Issue Date: August 14, 2006
Competitors Want to Get a Piece of Lipitor
Atorvastatin, the active ingredient in Pfizer's cholesterol-lowering drug Lipitor, has a (3R,5S)-dihydroxyhexanoate side chain that accounts for about 25% of the compound's molecular weight. On a prorated basis, that would make the side chain worth roughly $3 billion, since sales of Pfizer's Lipitor exceed $12 billion per year. Fine chemicals producers are actually making much less money on intermediates used to construct that side chain, but they are still competing with routes to supply the 220-ton-per-year market for these building blocks.
Several "statin" drugs incorporate related 3,5-dihydroxyacid side chains, and about half come from microbial sources; those of Lipitor and AstraZeneca's Crestor (rosuvastatin), on the other hand, are synthesized. Making the side chain is challenging because it has two chiral centers, and greater than 99.5% enantiomeric and 99% diastereomeric excess are required. Biocatalysis has emerged as a versatile tool for achieving this and avoiding problems with traditional chemical routes (Angew. Chem. Int. Ed. 2005, 44, 362; Curr. Opin. Chem. Biol. 2005, 9, 188).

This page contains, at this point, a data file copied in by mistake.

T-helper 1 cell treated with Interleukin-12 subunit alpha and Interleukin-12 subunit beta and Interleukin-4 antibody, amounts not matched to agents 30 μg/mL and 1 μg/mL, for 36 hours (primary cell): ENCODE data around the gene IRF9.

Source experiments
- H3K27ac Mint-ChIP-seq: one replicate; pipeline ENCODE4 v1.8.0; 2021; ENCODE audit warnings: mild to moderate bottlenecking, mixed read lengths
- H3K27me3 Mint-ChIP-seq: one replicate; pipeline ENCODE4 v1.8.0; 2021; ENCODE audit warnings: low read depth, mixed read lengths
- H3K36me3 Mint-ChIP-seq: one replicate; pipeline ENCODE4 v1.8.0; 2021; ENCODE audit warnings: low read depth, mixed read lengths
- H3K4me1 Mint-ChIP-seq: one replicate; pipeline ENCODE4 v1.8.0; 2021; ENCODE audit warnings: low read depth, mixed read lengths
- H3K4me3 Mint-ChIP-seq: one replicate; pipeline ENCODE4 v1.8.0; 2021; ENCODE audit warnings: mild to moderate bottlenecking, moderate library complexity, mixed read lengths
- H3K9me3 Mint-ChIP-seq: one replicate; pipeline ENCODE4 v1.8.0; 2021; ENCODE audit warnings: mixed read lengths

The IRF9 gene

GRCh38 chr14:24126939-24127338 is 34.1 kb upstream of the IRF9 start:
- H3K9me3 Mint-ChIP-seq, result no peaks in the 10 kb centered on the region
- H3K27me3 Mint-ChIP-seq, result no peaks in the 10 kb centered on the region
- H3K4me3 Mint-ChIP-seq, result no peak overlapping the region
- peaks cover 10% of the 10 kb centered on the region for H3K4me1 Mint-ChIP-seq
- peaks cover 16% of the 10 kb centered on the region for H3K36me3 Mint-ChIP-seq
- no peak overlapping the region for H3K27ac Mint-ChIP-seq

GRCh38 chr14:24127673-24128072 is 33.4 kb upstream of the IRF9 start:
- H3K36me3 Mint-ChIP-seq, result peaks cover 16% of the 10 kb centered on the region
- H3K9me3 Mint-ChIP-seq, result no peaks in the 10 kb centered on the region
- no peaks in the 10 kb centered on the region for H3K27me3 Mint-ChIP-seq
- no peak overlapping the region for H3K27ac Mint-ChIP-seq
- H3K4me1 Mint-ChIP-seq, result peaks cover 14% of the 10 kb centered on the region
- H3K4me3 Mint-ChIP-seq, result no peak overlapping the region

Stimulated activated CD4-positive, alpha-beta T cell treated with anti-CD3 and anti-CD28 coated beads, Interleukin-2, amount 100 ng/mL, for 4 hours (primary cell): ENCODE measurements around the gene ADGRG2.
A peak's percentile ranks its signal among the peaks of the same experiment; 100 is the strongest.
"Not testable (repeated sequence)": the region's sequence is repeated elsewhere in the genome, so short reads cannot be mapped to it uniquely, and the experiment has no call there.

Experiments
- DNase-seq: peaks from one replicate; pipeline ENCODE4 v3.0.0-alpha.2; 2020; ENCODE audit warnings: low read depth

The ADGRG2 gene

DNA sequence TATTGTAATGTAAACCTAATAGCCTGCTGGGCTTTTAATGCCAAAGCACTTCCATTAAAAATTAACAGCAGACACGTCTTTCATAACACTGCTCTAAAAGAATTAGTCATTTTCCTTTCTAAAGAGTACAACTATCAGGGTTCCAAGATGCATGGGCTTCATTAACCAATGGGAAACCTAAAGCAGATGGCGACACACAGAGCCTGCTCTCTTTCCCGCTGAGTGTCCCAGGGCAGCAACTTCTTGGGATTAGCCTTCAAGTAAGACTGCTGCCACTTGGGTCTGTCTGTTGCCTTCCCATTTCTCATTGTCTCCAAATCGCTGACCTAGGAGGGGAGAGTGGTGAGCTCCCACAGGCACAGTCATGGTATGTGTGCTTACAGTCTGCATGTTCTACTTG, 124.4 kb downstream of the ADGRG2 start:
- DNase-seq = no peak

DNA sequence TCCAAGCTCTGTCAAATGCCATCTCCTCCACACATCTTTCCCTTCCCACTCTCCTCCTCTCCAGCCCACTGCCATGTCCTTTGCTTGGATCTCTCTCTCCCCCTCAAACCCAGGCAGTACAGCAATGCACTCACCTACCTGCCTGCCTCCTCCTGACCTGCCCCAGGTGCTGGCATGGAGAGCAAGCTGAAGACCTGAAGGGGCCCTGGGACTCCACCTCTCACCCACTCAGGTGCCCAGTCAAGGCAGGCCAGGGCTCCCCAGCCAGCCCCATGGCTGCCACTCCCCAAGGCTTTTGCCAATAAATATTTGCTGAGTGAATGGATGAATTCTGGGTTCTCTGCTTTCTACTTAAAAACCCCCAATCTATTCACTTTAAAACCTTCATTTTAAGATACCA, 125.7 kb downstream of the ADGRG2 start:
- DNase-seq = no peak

Developers have followed two major tacks, targeting either shorter intermediates in which just one chiral center is formed or longer chains in which both are generated. At a recent conference, Marcel Wubbolts, DSM's program director for white (industrial) biotechnology, compared several of the more notable routes. All generally provide enantioselectivities greater than 96%, he reported, but they differ in starting-material cost and complexity, the number of enzymatic steps, and the amount of follow-up chemistry needed to produce the complete side chain.